Today’s planning orthodoxy rejects the facile anti-Modernism of an Alice Coleman – who shared the Modernists’ dislike of the dense 19th-century city but who believed that the ultimate form of housing was the 1930s semi, a form created by ‘natural evolution’ – while retaining Jane Jacobs’ embrace of the teeming densities of Manhattan, Barcelona and Paris. On the face of it, this seems uncontroversial, such successes were the latter places – who could object to wanting to be like Paris? But looked at more closely, you can see just how ahistorical it actually is. By now, we’ve had two decades of what could casually be called the ‘Barcelona model’. What is its legacy?

The UK’s Urban Task Force inherited from Modernism a liking for height, although this time, towers would come with shops and cafés at ground floor, and without the green spaces that relieved the blocks in ’60s London, Sheffield or Birmingham. The result is miserable new spaces like the high-rise clusters of the Elephant and Castle and Stratford High Street, which lack (because of their newness and their high rents) the mix of exciting self-organised things that define a real historical area, and lack absolutely the possibility of people using the spaces in between, because there are none, aside from postage stamps of granite setts, saplings and homeless-proof benches. One of the major residential types of the last 20 years has been the staggered wall-like building that rises from, say, six storeys to 20, to both maximise lettable space and reassure worried council planning boards that they won’t dominate an area by ‘breaking up the massing’. It used to be in Trespa, now it’s in brick, little else has changed.

‘The question is whether the stark Lendlease mess of the Elephant and Castle could ever be as humane as the Brandon Estate’

This is pure developer’s architecture, based on the imperative to extract as much capital from a plot while paying off local government as little as possible. Curiously, much the same is true about dense historical areas that are the model for today’s Urban Task Forces. In a terrific recent article in CityMetric, Feargus O’Sullivan notes that many of what are now considered urban models share a common ancestry, all thrown up quick by developers in response to the mass urbanisation of the Industrial Revolution, high, dense and cheap. In 1918, their extreme density, coal fires, outside toilets, closeness to polluting industry, and so forth, would have been genuinely infernal. Then, to use Jane Jacobs’ phrase, they ‘unslummed’. What this meant in practice was that new, lower-density estates, suburbs and new towns absorbed lots of their population, local governments built parks, families got smaller, toilets were built, and industry was closed or moved elsewhere. This process wasn’t the invisible hand, nor was it entirely the product of local democracy  – it was the action of the social democratic state that made this free market model ‘liveable’. Their imitations only reinforce this. Once, planners looked at the likes of the Brandon Estate and wondered whether they could ever be as liveable as ‘unslummed’ Kennington; now, the question is whether the stark Lendlease mess of the Elephant and Castle could ever be as humane as the Brandon Estate.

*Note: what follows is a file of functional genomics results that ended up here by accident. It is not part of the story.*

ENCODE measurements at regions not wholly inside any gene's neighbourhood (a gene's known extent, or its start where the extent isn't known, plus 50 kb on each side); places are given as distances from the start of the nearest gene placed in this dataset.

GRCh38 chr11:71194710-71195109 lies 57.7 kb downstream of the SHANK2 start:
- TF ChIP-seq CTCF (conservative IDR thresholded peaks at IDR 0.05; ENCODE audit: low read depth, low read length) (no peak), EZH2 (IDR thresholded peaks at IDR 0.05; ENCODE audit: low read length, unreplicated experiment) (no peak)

This piece is featured in the AR’s May 2018 issue on Intensity – click here to purchase a copy